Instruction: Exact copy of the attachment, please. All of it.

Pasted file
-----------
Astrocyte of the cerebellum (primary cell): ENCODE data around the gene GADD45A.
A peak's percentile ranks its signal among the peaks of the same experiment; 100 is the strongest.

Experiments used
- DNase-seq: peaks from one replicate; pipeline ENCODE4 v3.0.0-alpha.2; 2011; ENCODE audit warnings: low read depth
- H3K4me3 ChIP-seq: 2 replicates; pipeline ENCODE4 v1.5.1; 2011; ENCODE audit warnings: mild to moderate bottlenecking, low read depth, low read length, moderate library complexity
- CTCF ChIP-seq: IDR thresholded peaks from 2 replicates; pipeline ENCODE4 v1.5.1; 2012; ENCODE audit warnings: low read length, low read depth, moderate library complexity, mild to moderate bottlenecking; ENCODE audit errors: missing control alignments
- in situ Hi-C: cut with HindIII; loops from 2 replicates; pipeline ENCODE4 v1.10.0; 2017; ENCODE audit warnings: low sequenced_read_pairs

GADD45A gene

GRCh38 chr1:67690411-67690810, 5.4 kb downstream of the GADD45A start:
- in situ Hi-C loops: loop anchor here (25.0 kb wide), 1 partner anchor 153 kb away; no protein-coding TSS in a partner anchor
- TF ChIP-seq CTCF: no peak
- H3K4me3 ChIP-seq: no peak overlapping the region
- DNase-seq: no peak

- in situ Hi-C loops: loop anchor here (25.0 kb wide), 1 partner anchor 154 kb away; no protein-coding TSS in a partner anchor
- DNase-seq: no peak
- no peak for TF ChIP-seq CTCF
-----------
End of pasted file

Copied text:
Astrocyte of the cerebellum (primary cell): ENCODE data around the gene GADD45A.
A peak's percentile ranks its signal among the peaks of the same experiment; 100 is the strongest.

Experiments used
- DNase-seq: peaks from one replicate; pipeline ENCODE4 v3.0.0-alpha.2; 2011; ENCODE audit warnings: low read depth
- H3K4me3 ChIP-seq: 2 replicates; pipeline ENCODE4 v1.5.1; 2011; ENCODE audit warnings: mild to moderate bottlenecking, low read depth, low read length, moderate library complexity
- CTCF ChIP-seq: IDR thresholded peaks from 2 replicates; pipeline ENCODE4 v1.5.1; 2012; ENCODE audit warnings: low read length, low read depth, moderate library complexity, mild to moderate bottlenecking; ENCODE audit errors: missing control alignments
- in situ Hi-C: cut with HindIII; loops from 2 replicates; pipeline ENCODE4 v1.10.0; 2017; ENCODE audit warnings: low sequenced_read_pairs

GADD45A gene

GRCh38 chr1:67690411-67690810, 5.4 kb downstream of the GADD45A start:
- in situ Hi-C loops: loop anchor here (25.0 kb wide), 1 partner anchor 153 kb away; no protein-coding TSS in a partner anchor
- TF ChIP-seq CTCF: no peak
- H3K4me3 ChIP-seq: no peak overlapping the region
- DNase-seq: no peak

- in situ Hi-C loops: loop anchor here (25.0 kb wide), 1 partner anchor 154 kb away; no protein-coding TSS in a partner anchor
- DNase-seq: no peak
- no peak for TF ChIP-seq CTCF